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Federal Criminal Offenses
Getting charged in Federal Court is much different and often much more complex than state court. Sometimes discovery can be thousands of pages and often times time is of the essence to work out a positive result. Below outlines the general stages of a federal complaint. Note that the procedure is not as straight forward when compared to state court. If you have any questions, feel free to call us at 877-I-CAN-WIN (24/7). Our consultations are always free.
Informal Federal Charges:
In order for an arrest to be made, or charges to be issued the arresting officer must have probable cause. Sometimes this is shown through a complaint. This document is presented to the judge by the officer and explains why they believe that a federal offense has been committed.
If the arrest occurs without a warrant, a complaint is brought in front of the judge at your first court appearance.
The government may choose to bypass this process completely by getting an indictment.
Interview by Pre-trial Services
Once arrested or charged, an individual with the Federal Pretrial Services Agency will contact you. They will attempt to obtain information about your background. This individual will present that information to the judge. The judge will use the information to determine bond and other pretrial detention decisions. You are not required to speak with Pre-trial services without your attorney present. If you do decide to speak with them, you should be completely honest. Pre-trial Services know not to ask any questions regarding your case
Your First Appearance
The government is required to take you in front of a magistrate without unnecessary delay. Here you are read your charges and explained your rights. Bond is also addressed.
If bail is denied, you are entitled to a detention hearing. Usually this is held within 3 days of your first appearance.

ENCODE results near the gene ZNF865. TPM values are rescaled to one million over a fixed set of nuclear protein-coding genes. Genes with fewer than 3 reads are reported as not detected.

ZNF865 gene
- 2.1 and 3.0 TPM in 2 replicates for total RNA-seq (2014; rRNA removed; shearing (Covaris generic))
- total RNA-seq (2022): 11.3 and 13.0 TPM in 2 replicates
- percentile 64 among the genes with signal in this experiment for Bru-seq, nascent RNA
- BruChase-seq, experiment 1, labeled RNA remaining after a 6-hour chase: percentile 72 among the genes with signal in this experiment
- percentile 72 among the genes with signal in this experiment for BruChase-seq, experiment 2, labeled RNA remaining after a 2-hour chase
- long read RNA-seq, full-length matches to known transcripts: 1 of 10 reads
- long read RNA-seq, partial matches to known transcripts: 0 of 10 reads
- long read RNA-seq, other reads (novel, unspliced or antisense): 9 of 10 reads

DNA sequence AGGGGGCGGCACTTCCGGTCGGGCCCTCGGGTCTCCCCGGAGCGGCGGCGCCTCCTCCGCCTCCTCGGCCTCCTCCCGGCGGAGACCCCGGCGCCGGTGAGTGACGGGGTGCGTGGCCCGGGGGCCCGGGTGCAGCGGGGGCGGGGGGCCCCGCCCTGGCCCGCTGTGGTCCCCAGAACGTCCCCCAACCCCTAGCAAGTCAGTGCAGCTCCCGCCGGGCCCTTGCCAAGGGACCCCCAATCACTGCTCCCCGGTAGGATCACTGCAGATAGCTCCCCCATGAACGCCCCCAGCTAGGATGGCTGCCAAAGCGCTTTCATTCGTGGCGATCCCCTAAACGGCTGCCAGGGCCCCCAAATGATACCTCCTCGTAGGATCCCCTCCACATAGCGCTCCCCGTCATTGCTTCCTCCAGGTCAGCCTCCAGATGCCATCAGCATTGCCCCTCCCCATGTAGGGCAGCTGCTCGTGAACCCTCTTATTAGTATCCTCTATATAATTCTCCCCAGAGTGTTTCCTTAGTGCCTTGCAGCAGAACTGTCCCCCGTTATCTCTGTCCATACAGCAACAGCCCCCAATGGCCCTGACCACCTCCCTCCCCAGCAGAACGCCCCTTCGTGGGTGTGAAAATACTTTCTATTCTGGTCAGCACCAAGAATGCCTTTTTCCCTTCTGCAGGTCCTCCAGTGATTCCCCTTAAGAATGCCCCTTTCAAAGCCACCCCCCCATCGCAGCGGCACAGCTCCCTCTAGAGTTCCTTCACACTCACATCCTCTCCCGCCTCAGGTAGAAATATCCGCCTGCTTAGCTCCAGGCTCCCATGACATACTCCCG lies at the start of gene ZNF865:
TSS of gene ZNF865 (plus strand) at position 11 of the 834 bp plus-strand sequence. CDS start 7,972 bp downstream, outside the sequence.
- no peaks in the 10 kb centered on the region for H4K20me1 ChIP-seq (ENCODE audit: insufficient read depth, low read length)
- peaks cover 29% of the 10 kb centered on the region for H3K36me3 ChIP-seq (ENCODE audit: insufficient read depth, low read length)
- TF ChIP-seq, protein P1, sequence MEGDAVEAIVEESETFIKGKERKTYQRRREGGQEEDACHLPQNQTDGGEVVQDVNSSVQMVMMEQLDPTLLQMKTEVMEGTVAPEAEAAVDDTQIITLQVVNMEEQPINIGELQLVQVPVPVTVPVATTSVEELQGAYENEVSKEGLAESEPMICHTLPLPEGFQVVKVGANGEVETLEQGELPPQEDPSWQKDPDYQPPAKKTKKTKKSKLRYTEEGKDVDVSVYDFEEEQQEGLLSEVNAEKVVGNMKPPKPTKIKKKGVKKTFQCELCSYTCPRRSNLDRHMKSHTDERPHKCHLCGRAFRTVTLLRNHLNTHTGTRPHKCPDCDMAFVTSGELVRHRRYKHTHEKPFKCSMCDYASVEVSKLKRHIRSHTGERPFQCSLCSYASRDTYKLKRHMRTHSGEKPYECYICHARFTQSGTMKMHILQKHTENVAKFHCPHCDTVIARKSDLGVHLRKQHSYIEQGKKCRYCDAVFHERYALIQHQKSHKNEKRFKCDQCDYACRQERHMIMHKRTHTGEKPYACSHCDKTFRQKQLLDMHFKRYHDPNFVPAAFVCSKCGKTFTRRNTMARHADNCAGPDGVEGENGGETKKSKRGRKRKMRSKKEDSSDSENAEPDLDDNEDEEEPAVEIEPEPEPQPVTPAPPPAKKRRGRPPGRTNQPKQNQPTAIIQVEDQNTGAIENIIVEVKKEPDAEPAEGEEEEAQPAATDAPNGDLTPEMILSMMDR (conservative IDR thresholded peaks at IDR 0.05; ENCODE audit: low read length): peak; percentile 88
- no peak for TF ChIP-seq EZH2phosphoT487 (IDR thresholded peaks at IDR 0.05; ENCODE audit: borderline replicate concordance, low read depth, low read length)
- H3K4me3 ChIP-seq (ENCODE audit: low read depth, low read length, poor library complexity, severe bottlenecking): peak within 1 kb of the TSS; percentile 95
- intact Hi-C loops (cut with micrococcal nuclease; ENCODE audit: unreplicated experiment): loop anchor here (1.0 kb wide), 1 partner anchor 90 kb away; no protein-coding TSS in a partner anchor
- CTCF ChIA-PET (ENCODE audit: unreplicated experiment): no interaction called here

You are entitled your preliminary hearing within ten days of your first appearance if you are in custody. You are entitled your preliminary hearing within twenty days if you are not in custody.
Frequently, the Preliminary Hearing and Detention Hearing are combined.
At some point (sometimes before the arrest even occurs, however usually between three to four weeks after the arrest), the prosecutor will attempt to get a formal indictment.
To get a formal indictment, the prosecutor presents evidence to a grand jury. Neither the Defendant nor his lawyer is allowed to be present for this phase. If the grand jury decides that there is enough evidence against the accused, the grand jury issues a formal charging document known as an indictment.
Usually it is extremely easy to obtain an indictment from a grand jury.
After an indictment, the accused will be arraigned in front of a magistrate or judge. Your charges are read and you will have the opportunity to plea to your charges. Generally the defendant enters a plea of not guilty so that the attorney has time to work on the case.
Plea Agreement / Trial
Often times, in exchange for not going to trial, the prosecutor will offer you the chance to plea to a lessor charge. If a plea cannot be agreed upon, the case will proceed to trial.
Obtaining a lawyer early can be extremely helpful in working out a good deal. This is especially true if there are several defendants. Often the first to plea gets the best deal while the last to plea gets stuck with the most amount of time.
Regardless of your intentions, you need to have an federal criminal defense attorney on your side that you can trust. Our consultations are always free. You have nothing to lose by calling.
Call 877-I-CAN-WIN today for your free consultation.
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Your attorney will only handle criminal cases. This means we have probably handled your type of case several times before.